This variety reminds the viewer that meaningful marks can be made in infinite ways with multiple materials, all in the name of drawing and communicating. His work inspires me to think about how old the concept of mark making is…on walls, then tablets, then paper. As old as it is, drawing is as modern and futuristic as it is ancient. Drake manages to capture historic, traditional elements as well as contemporary applications of drawing, which I find to be one of the most fascinating and enjoyable results of the display.

IMG_4568Along that thought, what delights me the most, is the combination of traditional figurative work and all that other mark making. The presence of such variety creates an engaging and complex contrast. Yet, with all the variety, there is a simplicity, a calmness or orderliness to the chaos. There are few colors, mostly varying degrees of black and white, though sepia tones and red are integrated from time to time. And there is plenty of white space – empty areas that serve as calm spots amongst the high energy of the drawings. At times, Drake reminds me of the great artist and drawer, David Bailin, whose energetic compositions are unique due to an extreme and fearless fervor of mark making. Both artists are able to create abstractions and complex spaces in their drawings using a strange combination of figurative representation with lines that I can only categorize as “other” (think of the above mentioned graph paper with the seismograph like lines).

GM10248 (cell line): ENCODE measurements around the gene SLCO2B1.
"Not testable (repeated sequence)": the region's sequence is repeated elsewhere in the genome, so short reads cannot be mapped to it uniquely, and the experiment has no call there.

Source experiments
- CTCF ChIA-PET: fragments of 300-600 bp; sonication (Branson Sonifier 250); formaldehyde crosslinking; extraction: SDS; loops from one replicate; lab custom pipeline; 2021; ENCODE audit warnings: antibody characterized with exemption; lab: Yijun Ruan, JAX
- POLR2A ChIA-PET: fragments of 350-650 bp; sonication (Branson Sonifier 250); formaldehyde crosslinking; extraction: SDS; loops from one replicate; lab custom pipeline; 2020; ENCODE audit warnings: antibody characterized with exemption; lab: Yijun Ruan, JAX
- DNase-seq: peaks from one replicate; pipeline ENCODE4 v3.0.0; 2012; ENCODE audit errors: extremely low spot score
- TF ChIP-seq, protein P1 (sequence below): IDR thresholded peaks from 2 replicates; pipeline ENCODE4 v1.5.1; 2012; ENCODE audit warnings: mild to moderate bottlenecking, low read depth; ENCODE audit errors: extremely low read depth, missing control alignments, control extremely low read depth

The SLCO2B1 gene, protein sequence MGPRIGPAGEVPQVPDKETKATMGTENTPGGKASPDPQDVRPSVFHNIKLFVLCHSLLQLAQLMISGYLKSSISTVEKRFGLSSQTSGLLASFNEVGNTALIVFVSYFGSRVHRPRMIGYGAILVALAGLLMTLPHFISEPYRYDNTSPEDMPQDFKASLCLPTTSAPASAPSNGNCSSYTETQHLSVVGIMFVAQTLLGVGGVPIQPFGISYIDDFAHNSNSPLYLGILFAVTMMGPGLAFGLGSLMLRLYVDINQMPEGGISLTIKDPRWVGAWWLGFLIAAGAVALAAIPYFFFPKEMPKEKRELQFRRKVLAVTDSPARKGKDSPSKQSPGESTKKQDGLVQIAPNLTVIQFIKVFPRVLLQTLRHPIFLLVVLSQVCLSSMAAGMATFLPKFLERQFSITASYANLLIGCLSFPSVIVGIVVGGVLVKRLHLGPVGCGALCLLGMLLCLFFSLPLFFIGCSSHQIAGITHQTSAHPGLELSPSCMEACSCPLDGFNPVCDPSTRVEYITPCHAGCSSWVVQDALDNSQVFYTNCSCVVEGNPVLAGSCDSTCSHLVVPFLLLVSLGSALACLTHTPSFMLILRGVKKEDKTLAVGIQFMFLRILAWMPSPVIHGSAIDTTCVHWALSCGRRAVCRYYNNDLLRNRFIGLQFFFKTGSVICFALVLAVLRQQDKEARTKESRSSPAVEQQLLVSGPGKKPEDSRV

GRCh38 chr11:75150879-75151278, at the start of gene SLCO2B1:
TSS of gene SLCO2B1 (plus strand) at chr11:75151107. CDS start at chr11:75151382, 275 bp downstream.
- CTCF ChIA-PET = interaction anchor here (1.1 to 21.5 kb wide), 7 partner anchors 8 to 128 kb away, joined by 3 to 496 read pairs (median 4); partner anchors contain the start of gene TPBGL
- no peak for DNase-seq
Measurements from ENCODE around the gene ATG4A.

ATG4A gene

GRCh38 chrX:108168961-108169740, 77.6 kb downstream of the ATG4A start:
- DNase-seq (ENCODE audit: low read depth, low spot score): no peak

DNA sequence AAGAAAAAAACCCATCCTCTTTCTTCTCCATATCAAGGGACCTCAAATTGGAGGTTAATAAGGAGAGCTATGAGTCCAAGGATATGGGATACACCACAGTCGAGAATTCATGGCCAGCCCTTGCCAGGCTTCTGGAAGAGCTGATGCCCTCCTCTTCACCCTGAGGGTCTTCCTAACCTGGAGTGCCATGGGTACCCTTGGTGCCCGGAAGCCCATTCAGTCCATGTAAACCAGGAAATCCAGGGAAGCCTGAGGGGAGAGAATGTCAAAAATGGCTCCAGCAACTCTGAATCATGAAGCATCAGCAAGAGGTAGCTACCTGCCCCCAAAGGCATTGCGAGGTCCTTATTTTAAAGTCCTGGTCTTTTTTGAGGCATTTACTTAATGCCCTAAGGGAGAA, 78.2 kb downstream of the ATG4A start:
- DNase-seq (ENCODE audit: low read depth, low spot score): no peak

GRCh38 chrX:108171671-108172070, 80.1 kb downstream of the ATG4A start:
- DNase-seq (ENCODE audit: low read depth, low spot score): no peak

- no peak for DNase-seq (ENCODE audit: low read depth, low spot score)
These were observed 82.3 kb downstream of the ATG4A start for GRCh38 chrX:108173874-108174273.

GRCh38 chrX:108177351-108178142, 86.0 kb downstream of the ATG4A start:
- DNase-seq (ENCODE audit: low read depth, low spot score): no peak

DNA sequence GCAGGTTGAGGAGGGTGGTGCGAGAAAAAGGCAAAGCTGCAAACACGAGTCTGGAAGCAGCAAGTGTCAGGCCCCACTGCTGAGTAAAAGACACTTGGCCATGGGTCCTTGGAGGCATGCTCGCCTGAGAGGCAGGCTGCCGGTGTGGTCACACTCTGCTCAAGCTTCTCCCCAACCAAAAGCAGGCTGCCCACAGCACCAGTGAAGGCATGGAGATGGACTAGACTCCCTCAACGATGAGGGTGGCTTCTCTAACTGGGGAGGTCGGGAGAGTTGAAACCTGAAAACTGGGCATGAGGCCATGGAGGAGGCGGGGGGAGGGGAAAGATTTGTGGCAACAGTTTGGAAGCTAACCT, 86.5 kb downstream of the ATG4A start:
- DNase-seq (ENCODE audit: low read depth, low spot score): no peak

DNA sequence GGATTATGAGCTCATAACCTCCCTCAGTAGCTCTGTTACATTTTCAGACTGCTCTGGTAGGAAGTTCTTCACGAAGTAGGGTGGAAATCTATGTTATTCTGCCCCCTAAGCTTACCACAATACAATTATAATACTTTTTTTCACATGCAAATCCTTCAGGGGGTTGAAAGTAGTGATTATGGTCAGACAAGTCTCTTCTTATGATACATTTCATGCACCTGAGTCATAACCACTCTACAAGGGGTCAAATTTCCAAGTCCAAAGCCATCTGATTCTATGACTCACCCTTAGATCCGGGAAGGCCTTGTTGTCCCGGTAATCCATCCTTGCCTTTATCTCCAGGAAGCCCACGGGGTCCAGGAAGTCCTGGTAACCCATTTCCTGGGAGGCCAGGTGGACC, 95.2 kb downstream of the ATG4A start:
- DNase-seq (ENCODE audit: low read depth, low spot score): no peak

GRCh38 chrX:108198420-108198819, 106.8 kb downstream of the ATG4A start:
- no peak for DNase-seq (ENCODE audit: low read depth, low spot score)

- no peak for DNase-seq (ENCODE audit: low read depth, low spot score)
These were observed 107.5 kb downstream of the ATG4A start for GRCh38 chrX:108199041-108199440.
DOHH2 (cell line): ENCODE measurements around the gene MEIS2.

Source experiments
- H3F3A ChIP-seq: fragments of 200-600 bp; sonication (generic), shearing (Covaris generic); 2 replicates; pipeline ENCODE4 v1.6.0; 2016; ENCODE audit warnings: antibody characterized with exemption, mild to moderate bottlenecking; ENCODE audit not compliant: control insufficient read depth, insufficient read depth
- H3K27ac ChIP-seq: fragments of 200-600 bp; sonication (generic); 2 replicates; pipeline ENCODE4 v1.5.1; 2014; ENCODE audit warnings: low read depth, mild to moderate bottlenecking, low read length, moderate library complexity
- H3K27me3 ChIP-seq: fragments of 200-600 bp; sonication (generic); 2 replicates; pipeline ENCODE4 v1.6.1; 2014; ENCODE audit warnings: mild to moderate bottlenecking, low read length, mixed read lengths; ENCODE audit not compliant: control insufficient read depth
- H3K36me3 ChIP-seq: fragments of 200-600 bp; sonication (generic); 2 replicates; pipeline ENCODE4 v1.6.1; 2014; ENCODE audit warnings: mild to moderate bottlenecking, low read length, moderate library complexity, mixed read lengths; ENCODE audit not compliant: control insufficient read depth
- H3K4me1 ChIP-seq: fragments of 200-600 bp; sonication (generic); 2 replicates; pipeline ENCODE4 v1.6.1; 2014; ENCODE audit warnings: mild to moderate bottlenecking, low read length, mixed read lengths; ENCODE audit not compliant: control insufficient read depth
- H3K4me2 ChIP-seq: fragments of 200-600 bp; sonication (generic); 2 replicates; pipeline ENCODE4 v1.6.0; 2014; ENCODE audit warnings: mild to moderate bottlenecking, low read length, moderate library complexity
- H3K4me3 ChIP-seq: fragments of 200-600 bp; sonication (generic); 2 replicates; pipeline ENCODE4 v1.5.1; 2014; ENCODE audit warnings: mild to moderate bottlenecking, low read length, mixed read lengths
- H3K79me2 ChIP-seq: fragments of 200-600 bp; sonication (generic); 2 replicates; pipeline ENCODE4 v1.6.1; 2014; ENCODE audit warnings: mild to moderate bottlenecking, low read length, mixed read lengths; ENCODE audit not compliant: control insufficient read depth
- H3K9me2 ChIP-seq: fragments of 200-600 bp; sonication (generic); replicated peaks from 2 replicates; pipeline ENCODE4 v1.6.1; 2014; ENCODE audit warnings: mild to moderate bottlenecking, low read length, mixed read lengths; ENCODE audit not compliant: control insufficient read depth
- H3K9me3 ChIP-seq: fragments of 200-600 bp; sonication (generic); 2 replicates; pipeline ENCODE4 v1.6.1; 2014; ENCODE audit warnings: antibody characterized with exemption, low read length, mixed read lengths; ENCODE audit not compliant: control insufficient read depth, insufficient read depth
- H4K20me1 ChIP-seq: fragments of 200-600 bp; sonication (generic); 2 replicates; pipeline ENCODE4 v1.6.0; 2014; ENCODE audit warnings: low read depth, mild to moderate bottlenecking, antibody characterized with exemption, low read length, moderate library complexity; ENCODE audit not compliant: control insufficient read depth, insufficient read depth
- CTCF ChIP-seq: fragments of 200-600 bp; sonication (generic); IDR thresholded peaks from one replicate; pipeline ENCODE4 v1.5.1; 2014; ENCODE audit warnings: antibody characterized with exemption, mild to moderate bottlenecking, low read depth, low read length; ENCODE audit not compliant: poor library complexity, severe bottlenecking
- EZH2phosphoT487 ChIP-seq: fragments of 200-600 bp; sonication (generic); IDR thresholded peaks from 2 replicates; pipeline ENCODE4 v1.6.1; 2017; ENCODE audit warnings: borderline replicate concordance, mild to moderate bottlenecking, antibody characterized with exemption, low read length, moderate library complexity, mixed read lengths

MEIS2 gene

Had I stayed longer and more closely examined the drawings, the text, and the collage style imbedded papers, I would surely have a more thorough and thoughtful response to share. But the two little artists were hard to corral and off we went to the second floor* after immersing ourselves for a little while in the mind of James Drake.

Thank you for reading, and good luck getting to the Blanton before 5:00 pm today!

IMG_4585 *Regardless of the museum’s special exhibits located on the first floor, the second floor holds alluring treasures worthy of repeat visits, such as an exquisite Alice Neel painting, a meditative Adolph Gottlieb, and the installation show here, by artist Cildo Meireles.